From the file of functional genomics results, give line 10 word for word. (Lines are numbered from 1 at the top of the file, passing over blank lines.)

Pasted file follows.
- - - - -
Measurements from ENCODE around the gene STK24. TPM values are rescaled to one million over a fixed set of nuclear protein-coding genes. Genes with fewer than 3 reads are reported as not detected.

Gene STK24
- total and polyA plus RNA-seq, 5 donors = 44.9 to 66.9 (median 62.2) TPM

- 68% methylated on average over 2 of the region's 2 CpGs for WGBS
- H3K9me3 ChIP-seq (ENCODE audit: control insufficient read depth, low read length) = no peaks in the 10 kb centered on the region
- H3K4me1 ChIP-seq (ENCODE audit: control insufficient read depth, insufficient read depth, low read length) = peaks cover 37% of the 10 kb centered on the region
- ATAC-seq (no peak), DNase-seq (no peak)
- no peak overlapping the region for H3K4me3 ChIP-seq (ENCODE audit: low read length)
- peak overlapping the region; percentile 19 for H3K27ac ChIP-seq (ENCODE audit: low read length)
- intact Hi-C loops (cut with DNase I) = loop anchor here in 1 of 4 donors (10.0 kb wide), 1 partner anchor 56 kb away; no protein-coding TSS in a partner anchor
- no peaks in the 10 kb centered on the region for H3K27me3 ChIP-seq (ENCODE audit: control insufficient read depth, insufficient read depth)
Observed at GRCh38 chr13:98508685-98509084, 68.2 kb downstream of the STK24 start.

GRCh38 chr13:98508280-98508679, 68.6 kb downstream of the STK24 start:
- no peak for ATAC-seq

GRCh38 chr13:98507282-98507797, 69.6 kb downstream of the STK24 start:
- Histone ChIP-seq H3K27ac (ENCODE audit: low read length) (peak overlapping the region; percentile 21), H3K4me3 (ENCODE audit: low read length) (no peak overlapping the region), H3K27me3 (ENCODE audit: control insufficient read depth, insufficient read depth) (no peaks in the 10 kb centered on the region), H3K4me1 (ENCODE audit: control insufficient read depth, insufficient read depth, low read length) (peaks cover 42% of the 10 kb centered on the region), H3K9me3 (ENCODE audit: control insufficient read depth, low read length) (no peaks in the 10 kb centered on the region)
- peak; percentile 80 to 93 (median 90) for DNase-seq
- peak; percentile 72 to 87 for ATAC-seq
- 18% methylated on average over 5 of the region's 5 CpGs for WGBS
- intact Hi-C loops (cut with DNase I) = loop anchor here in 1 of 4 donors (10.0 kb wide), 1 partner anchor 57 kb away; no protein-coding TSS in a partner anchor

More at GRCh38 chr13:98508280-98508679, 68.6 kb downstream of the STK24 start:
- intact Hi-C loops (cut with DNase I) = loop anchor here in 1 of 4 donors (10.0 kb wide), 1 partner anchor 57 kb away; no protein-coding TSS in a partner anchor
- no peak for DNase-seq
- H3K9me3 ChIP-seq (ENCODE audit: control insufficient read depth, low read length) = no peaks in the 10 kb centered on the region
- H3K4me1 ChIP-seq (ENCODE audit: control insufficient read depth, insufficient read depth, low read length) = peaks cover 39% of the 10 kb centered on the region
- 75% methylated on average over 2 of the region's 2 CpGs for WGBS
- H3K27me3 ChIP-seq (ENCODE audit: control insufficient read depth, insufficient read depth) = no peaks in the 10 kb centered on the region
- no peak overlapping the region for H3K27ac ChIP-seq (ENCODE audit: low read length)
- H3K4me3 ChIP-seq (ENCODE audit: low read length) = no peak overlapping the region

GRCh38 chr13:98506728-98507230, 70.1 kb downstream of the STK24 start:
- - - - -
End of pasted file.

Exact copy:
- intact Hi-C loops (cut with DNase I) = loop anchor here in 1 of 4 donors (10.0 kb wide), 1 partner anchor 56 kb away; no protein-coding TSS in a partner anchor